I am a car guy, always have been and always will be. Though I enjoy working on and building cars, I long ago made a decision to not retire from this profession and instead invest my efforts into my new work venture. Still, I enjoy all aspects of the automotive tuning world and my time abroad in Japan sure reminded me of that love.
I spent a lot of time car spotting while in Japan, collecting parts for my own cars back at home from various shops like Up Garage and Autobacs; and I even attended a couple of car events. When I wasn’t out sightseeing or at work, I was definitely spending some time with this unforgotten passion.
I wish we had tuning shops like this one in the U.S; Up Garage is just freaking amazing! The prices are very reasonable and the amount of used car parts available is pretty impressive. I managed to score a few parts for a couple of my cars: a ’85 Toyota Corolla and a ‘91 ToyotaLand Cruiser on the cheap!
Autobacs is not as good as Up Garage in my opinion yet it’s still worth checking out if you happen to spot one. Autobacs does not sell good used car parts likeUp Garage, instead they sell a wider range of new aftermarket parts. I also noticed that each Autobacs seems to have a service center. I did buy a couple of things from an Autobacs but I didn’t leave feeling like I just scored a good deal as I did when shopping at Up Garage.
I saw loads of nice cars on nearly a daily basis. I didn’t always have my camera at the ready but when I did, I was sure to snap a quick picture or two. There are a lot of nice, new and classic cars roaming the clean streets of Japan. But to my surprise the place I car spotted the best cars was in the southern most part of Japan, on a small island: Okinawa. The enlisted military members stationed in Okinawa love their Japanese super cars and they aren’t afraid to show ’em off either. I’ve never seen so many Nissan Skylines and RX7’s concentrate in one place, Japanese super cars seem to spawn out of Okinawa!
Now I have to admit, I’m not much a fan of car shows. I mean, I see the appeal in showing off your well tuned art-in-motion to other enthusiast but isn’t cruising down the street more than enough?! Anyway, even I can appreciate a good car show from time to time. I especially enjoy checking out old school classics at shows, everything else I much rather prefer to see and hear out on the road or track.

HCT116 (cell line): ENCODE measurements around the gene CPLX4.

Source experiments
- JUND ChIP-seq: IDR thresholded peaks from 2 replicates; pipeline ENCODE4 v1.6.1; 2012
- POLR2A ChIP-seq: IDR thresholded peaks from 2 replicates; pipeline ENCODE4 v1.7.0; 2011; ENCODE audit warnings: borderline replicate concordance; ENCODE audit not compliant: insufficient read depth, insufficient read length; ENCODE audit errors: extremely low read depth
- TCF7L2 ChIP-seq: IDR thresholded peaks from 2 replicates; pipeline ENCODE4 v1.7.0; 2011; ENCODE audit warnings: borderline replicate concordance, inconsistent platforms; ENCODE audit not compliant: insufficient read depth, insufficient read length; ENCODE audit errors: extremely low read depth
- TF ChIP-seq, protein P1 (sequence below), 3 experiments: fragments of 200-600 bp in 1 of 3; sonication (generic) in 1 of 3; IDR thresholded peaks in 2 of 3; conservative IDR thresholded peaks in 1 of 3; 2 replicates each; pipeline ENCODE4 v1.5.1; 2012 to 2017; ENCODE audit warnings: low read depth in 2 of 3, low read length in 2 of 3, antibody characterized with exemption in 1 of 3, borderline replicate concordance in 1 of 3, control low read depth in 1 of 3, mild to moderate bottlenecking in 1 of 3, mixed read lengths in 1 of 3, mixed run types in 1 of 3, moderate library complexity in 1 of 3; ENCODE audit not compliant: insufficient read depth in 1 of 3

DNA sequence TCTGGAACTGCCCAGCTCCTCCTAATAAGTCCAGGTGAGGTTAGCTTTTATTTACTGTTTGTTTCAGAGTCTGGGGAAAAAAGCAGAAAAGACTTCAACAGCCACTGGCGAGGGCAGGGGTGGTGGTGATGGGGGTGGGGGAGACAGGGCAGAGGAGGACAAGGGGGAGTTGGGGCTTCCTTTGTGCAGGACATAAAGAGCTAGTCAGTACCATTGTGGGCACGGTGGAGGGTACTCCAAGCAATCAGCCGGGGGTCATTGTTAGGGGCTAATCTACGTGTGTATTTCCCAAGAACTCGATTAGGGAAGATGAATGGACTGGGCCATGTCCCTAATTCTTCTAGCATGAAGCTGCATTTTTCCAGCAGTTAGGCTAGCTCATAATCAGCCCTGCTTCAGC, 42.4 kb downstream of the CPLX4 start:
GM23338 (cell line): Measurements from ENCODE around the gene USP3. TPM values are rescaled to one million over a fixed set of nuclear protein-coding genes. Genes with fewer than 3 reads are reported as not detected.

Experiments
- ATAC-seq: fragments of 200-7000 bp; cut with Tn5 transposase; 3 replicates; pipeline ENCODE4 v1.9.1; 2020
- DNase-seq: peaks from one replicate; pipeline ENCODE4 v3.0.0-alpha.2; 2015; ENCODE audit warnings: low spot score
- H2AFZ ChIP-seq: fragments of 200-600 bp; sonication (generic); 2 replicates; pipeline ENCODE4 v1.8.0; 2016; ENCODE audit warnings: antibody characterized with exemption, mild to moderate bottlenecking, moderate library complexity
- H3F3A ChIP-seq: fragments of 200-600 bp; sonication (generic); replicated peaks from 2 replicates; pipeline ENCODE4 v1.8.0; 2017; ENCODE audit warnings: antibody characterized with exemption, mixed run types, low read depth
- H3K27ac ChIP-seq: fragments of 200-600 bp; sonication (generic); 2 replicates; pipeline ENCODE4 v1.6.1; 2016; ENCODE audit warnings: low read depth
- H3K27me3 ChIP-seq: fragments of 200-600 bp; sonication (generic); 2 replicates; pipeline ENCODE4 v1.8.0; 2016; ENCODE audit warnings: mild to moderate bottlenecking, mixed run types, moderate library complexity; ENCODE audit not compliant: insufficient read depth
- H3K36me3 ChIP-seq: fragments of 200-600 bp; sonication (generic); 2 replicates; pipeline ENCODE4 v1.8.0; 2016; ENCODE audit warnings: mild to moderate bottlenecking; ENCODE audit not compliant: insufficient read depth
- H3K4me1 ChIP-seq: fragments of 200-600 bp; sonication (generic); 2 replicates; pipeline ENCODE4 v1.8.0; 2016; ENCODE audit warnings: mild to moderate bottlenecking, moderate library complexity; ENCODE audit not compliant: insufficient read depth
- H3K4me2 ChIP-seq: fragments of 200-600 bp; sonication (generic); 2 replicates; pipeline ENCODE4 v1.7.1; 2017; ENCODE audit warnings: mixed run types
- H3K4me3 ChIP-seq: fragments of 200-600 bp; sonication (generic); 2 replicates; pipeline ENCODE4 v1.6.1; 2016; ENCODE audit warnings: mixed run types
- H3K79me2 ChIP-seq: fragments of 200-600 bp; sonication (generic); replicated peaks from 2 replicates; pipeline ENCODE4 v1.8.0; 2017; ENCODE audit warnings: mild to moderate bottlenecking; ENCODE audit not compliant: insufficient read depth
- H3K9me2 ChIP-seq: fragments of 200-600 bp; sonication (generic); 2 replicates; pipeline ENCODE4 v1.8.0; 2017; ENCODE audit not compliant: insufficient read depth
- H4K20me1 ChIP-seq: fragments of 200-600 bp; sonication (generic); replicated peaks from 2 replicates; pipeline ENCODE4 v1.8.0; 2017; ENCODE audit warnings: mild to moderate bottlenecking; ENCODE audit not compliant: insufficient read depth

There are several accessible factory tours in Japan, so far I have visited two: The Mazda Motor Corporation Factory Tour and Museum in Hiroshima and the Toyota Factory Tour and Museum in Nagoya. I visited the Toyota Factory Tour in 2009 and the Mazda Factory Tour in 2016. There are two more Factory Tours on my to do list: Nissan in Yokohama and Honda in Hamamatsu. There is a steep entrance fee for the Toyota Tour and you have to make prior reservations. The Mazda tour also requires a reservation but the entrance is free! You can register through phone or email at: http://www.mazda.com/en/about/museum/reservations/ . The factory tours lasts about 90 minutes and they really add a lot to Japan travels.
Any old school Toyota Corolla enthusiast should not miss stopping by at this gem of a shop. Carland is found in a quiet neighborhood in Kyoto. Getting there is fairly accessible but really out of the way from all the other tourist sites found all-over Kyoto. The shop mechanics on site don’t speak any English so you should prepare yourself by learning some Japanese or bring someone that speaks the language. It was a dream come true of sorts to show up, make conversation with the mechanic, buy some souvenirs and ask permission to tour the shop grounds. This place was definitely a travel highlight for me.
Japan does it best. From building cars to drifting cars, Japan has tons to offer all its car loving guests. Attending a drifting event in Japan was a dream come true for me. There are many events on and off the track throughout the year and all over Japan you just have to keep your ear close to the ground and attend any chance you get. I have only scratched the surface of all that Japan’s Motorsports has to offer and my list of experiences in this area is only going to keep growing. My dream to meet Keiichi Tsuchiya in person and ask for an autograph is still in the works.
Anime, music, dramas, martial arts, food etc. are some of the many reason why many people are fascinated with Japanese culture. But not me, in fact, after several years of learning the language I’m still not interested in anime or dramas or all the other stuff, except the food of course, I learned and was fascinated with Japanese culture because of Japanese cars. I am proud to say that what first motivated me to immerse myself into the language and culture has not changed. Happy Travels!